This article appeared online at TheNewAmerican.com on Tuesday, January 25, 2022:
New York City Mayor Eric Adams announced on Monday a four-step program to reduce violent crime in the Big Apple. Since he took over from former mayor Bill DeBlasio on January 1, five NYPD officers have been shot.
Reinstating the Public Safety Teams that were terminated under DeBlasio, calling them Neighborhood Safety Teams;
Employing state-of-the-art technology to identify if an individual is carrying a firearm;
Increasing funding for the department’s Gun Violence Suppression Division which builds cases against criminals; and
Appointing judges with a “demonstrated commitment to keeping violent criminals who use guns off New York City streets.”
Adams is attempting to fulfill a campaign promise to rein in violent crime, saying, “I know how to do this. New York has done it before.”
Without saying so directly, Adams is clearly inferring that he will allow officers in the new Public Safety Teams to infiltrate the highest crime-ridden precincts and reinstitute the controversial “stop, question, and frisk” policies that cost former mayor Michael Bloomberg his job when running against leftist Bill DeBlasio in 2013.
The officers will cruise high-crime precincts in unmarked vehicles and will wear street clothes. When confronting a suspect, under Terry Stop rules, they will identify themselves as officers by wearing jackets similar to those used by the FBI when they conduct raids. The new technology could amount to “a no-contact (no frisk) version” of the Terry Stop, said Nolan Hicks of the New York Post.
The Terry Stop, based upon the 1968 Supreme Court ruling in Terry v. Ohio, reduced the Fourth Amendment’s guarantee that “the right of the people to be secure in their persons, houses, papers, and effects, against unreasonable searches and seizures, shall not be violated … but upon probable cause” to “reasonable suspicion.”
Under Mayor Bloomberg, the policy resulted in major pushback from liberal groups who complained that it was enforced out of all proportion in black and Hispanic neighborhoods.
Bloomberg tried to explain his way out of the dilemma in 2015:
Ninety-five percent of murders — murderers and murder victims — fit one M.O. You can just take the description, Xerox it, and pass it out to all the cops. They are male, minorities, 16-25. That’s true in New York, that’s true in virtually every city … and that’s where the real crime is….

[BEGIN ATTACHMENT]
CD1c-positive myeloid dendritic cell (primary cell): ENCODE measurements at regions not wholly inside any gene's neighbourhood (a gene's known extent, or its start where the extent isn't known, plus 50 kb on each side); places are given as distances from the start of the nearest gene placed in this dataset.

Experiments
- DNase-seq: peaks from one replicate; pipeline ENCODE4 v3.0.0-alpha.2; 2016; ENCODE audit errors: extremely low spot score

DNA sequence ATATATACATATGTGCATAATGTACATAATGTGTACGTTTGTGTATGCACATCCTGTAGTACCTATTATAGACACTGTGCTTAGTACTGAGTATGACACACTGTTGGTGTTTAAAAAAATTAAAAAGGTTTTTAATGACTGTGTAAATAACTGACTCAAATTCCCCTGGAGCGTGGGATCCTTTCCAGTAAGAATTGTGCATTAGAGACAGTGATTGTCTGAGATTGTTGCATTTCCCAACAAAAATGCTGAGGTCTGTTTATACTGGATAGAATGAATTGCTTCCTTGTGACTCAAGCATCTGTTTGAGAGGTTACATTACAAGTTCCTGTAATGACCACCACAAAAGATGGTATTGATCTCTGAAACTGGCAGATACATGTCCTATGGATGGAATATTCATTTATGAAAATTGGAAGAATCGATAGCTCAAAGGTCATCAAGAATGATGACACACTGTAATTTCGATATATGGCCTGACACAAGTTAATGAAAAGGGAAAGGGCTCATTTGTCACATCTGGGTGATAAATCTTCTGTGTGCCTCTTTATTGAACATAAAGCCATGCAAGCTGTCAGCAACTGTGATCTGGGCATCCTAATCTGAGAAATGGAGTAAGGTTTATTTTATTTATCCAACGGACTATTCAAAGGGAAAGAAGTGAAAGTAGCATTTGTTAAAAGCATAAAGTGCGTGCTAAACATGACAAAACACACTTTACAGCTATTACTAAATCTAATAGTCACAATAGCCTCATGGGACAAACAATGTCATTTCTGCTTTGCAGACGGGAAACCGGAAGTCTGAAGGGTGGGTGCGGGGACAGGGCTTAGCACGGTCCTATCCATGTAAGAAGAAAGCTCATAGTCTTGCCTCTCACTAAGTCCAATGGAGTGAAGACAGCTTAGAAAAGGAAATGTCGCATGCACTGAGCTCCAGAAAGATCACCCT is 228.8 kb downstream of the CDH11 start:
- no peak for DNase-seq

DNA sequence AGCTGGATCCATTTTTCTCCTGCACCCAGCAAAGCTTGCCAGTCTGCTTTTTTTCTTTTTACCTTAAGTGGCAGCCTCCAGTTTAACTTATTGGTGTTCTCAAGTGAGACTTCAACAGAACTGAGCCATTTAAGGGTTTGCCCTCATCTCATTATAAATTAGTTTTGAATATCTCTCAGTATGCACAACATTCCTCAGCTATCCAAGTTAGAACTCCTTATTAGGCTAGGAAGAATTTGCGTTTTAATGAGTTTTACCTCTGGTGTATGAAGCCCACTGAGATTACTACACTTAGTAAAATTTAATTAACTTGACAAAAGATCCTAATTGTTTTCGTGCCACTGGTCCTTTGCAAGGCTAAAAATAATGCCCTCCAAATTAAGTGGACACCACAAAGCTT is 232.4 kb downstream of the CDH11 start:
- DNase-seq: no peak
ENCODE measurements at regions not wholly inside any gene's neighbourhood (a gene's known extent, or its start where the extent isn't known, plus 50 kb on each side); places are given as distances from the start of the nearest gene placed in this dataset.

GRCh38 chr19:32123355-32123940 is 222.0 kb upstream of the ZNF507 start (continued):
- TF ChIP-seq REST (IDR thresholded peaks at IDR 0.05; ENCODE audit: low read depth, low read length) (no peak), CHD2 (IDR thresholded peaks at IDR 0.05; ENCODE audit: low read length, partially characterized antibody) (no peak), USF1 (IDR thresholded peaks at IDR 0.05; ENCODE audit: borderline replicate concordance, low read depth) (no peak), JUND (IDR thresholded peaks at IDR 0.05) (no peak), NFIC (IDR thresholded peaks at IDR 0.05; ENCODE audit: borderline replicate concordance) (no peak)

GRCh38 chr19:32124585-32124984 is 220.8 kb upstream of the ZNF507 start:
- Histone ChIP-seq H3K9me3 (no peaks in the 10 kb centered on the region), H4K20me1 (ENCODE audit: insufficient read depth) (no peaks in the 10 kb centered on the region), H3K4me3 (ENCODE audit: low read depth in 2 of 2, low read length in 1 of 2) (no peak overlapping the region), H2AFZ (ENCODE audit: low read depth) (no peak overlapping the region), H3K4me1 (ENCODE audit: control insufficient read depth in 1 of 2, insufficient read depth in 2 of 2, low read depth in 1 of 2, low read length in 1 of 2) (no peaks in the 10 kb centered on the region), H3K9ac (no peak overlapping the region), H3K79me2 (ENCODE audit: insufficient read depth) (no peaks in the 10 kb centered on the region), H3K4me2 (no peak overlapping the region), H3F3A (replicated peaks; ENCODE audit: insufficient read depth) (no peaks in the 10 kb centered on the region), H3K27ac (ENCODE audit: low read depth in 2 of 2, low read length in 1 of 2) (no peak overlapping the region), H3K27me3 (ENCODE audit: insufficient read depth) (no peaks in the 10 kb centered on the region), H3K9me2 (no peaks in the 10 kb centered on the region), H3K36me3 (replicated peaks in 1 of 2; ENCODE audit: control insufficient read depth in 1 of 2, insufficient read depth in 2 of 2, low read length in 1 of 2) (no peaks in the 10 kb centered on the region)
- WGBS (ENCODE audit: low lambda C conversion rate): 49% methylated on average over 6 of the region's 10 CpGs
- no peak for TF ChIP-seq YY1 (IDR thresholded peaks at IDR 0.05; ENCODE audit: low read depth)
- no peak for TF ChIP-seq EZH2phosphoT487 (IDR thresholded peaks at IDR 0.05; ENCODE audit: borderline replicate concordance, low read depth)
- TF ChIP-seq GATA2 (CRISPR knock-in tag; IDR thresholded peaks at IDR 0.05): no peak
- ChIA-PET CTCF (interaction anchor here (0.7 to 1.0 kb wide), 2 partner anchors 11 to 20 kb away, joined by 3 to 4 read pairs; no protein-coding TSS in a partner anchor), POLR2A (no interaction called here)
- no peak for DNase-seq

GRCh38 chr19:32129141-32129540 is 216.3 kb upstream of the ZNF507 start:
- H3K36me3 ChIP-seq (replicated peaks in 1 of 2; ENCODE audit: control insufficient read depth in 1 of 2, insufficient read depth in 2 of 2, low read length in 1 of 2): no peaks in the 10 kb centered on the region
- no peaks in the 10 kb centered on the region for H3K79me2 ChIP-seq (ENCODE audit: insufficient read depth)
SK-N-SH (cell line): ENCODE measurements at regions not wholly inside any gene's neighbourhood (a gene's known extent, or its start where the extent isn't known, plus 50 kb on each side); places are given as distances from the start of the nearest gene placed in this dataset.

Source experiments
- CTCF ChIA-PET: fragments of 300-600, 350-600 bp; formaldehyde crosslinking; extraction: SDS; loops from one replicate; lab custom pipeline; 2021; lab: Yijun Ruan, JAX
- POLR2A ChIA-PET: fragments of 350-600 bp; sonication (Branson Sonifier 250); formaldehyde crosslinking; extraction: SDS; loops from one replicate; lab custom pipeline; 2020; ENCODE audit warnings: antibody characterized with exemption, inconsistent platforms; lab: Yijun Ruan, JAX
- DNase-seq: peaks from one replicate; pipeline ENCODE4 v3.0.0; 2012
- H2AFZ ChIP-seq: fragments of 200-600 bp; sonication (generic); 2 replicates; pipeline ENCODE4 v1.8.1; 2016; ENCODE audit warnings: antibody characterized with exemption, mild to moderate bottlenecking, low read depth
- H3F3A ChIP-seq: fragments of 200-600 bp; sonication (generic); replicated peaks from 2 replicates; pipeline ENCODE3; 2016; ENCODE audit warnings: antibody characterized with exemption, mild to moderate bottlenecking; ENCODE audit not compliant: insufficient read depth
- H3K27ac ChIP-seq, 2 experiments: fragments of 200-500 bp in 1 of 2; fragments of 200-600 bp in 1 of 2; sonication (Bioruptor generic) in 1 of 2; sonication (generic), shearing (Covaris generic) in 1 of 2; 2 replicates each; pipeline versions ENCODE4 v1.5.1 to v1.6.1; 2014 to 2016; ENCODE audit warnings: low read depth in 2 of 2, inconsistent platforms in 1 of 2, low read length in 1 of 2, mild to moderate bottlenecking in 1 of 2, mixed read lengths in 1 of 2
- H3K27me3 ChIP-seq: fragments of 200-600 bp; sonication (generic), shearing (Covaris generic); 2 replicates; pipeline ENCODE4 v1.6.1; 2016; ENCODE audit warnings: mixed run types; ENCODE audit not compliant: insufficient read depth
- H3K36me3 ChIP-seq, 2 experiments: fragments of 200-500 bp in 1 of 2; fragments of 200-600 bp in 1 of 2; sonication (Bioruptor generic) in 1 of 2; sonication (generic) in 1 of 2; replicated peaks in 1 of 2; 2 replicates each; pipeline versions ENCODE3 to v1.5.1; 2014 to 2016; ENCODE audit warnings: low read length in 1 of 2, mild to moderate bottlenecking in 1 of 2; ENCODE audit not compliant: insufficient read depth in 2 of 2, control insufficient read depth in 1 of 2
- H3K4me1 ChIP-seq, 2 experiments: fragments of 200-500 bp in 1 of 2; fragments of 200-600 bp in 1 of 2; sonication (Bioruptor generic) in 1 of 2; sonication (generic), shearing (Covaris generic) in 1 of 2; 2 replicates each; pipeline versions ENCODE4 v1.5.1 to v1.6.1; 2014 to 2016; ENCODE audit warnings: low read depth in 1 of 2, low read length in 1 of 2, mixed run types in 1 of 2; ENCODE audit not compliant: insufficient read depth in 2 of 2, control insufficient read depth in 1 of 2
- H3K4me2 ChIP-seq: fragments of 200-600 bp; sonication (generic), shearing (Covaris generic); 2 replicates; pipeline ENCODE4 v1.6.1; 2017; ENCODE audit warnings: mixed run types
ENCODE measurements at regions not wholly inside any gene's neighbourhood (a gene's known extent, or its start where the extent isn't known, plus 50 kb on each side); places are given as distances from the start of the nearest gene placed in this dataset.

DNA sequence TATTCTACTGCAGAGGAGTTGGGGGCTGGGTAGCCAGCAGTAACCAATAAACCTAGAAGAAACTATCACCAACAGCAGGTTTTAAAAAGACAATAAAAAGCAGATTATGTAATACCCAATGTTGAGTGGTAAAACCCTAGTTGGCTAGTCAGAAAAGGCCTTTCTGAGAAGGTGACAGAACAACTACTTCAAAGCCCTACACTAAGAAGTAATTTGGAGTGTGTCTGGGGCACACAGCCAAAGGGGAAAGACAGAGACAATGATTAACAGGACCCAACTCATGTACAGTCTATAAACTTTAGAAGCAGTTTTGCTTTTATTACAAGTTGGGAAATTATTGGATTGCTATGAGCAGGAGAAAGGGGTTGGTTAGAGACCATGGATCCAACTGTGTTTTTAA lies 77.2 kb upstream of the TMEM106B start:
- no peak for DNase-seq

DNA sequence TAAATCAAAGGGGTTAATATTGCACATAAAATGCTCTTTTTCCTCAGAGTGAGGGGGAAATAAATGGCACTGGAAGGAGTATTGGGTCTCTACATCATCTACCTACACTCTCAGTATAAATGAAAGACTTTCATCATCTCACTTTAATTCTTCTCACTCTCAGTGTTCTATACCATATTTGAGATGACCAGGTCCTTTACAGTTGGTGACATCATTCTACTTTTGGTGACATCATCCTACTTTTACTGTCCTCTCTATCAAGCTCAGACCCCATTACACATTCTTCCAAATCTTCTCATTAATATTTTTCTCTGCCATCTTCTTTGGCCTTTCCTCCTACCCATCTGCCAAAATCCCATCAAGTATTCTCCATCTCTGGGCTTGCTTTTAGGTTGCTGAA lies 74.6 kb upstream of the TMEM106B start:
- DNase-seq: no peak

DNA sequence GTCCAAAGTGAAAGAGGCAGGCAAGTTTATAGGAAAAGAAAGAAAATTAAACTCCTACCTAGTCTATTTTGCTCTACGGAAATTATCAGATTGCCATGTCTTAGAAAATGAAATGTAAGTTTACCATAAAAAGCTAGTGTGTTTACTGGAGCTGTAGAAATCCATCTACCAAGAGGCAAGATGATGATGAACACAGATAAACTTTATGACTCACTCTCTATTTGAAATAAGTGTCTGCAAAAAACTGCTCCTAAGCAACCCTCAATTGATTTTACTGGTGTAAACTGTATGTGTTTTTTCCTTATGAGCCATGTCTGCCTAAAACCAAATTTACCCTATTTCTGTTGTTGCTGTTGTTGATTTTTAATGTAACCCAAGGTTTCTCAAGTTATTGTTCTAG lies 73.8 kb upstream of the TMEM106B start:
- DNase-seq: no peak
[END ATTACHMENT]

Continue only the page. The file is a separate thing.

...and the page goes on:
[We] put all the cops in minority neighborhoods. Yes, that’s true. Why do we do it? Because that’s where all the crime is.
The impact on violent crime in New York City apparently was inconclusive, and Bloomberg lost his reelection bid to DeBlasio, who shut down the effort.
The new mayor faces a daunting task: selling the resurrected team as a way to fight violent crime to hard-core leftists who are opposed to it. They include Keechant Sewell, Adams’ newly appointed police commissioner, who failed to show up at Adam’s announcement ceremony. Observers will remember that when Sewell accepted her appointment, she did so with a poster featuring cop-killer Assata Shakur behind her. Shakur was charged in 1977 with the murder of New York State Trooper Werner Foerster, escaped from prison in 1979, and now lives in communist Cuba.
Adams also faces resistance from Adrienne Adams, the newly elected speaker of the New York City Council. Her resume includes being a “long time member of the NAACP and the National Action Network (NAN).” The NAN was founded by tax-evader and race-baiter “Reverend” Al Sharpton. In June 2021, the NAN and the NAACP joined forces in a march down Fifth Avenue calling for an end to stop-and-frisk.
Also on the City Council is another hard-core leftist, Tiffany Daban, who, upon learning of Adams’ plans to reduce violent crime, said, “Much in the Mayor’s plan is cause for deep concern.… [It’s] built on a foundation of surveillance and punishment, which are ineffective and dangerous.”
There are other solutions to New York City’s spiraling violent-crime rate, such as allowing constitutional carry among its citizens. At present, the proposed reinstatement of stop and frisk is likely to go nowhere, and violent crime in the Big Apple will continue to increase.